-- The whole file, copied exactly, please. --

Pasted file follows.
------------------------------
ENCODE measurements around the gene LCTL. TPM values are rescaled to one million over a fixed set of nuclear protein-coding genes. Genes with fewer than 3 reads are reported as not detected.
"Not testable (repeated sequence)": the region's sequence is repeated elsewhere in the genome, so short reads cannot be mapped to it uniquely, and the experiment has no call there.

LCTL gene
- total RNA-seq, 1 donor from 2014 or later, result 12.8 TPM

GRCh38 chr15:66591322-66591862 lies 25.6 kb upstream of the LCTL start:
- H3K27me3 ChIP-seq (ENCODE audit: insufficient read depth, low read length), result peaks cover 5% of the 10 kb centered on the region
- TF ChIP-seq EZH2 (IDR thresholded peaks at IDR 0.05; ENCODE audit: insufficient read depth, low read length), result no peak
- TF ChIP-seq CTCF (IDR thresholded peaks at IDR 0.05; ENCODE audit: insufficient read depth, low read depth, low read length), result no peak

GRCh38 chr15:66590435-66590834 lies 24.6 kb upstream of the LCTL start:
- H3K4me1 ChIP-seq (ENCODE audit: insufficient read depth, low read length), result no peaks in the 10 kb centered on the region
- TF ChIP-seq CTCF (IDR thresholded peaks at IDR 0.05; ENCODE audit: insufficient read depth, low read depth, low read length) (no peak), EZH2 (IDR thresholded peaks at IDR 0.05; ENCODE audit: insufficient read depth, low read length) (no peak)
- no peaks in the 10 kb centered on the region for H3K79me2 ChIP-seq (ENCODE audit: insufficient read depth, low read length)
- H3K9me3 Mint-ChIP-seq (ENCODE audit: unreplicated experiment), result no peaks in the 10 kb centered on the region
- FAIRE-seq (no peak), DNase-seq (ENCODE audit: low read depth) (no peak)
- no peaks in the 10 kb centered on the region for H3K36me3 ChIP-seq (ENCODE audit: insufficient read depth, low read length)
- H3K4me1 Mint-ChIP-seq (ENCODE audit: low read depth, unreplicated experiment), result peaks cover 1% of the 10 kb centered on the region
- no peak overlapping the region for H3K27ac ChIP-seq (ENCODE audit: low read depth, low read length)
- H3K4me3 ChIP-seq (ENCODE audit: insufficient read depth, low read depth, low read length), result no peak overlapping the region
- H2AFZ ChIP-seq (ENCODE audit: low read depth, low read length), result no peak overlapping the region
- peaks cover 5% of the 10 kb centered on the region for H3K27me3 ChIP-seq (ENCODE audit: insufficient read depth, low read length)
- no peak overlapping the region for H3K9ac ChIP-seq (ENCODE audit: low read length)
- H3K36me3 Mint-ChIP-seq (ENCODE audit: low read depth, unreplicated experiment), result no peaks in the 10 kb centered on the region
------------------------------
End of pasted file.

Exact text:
ENCODE measurements around the gene LCTL. TPM values are rescaled to one million over a fixed set of nuclear protein-coding genes. Genes with fewer than 3 reads are reported as not detected.
"Not testable (repeated sequence)": the region's sequence is repeated elsewhere in the genome, so short reads cannot be mapped to it uniquely, and the experiment has no call there.

LCTL gene
- total RNA-seq, 1 donor from 2014 or later, result 12.8 TPM

GRCh38 chr15:66591322-66591862 lies 25.6 kb upstream of the LCTL start:
- H3K27me3 ChIP-seq (ENCODE audit: insufficient read depth, low read length), result peaks cover 5% of the 10 kb centered on the region
- TF ChIP-seq EZH2 (IDR thresholded peaks at IDR 0.05; ENCODE audit: insufficient read depth, low read length), result no peak
- TF ChIP-seq CTCF (IDR thresholded peaks at IDR 0.05; ENCODE audit: insufficient read depth, low read depth, low read length), result no peak

GRCh38 chr15:66590435-66590834 lies 24.6 kb upstream of the LCTL start:
- H3K4me1 ChIP-seq (ENCODE audit: insufficient read depth, low read length), result no peaks in the 10 kb centered on the region
- TF ChIP-seq CTCF (IDR thresholded peaks at IDR 0.05; ENCODE audit: insufficient read depth, low read depth, low read length) (no peak), EZH2 (IDR thresholded peaks at IDR 0.05; ENCODE audit: insufficient read depth, low read length) (no peak)
- no peaks in the 10 kb centered on the region for H3K79me2 ChIP-seq (ENCODE audit: insufficient read depth, low read length)
- H3K9me3 Mint-ChIP-seq (ENCODE audit: unreplicated experiment), result no peaks in the 10 kb centered on the region
- FAIRE-seq (no peak), DNase-seq (ENCODE audit: low read depth) (no peak)
- no peaks in the 10 kb centered on the region for H3K36me3 ChIP-seq (ENCODE audit: insufficient read depth, low read length)
- H3K4me1 Mint-ChIP-seq (ENCODE audit: low read depth, unreplicated experiment), result peaks cover 1% of the 10 kb centered on the region
- no peak overlapping the region for H3K27ac ChIP-seq (ENCODE audit: low read depth, low read length)
- H3K4me3 ChIP-seq (ENCODE audit: insufficient read depth, low read depth, low read length), result no peak overlapping the region
- H2AFZ ChIP-seq (ENCODE audit: low read depth, low read length), result no peak overlapping the region
- peaks cover 5% of the 10 kb centered on the region for H3K27me3 ChIP-seq (ENCODE audit: insufficient read depth, low read length)
- no peak overlapping the region for H3K9ac ChIP-seq (ENCODE audit: low read length)
- H3K36me3 Mint-ChIP-seq (ENCODE audit: low read depth, unreplicated experiment), result no peaks in the 10 kb centered on the region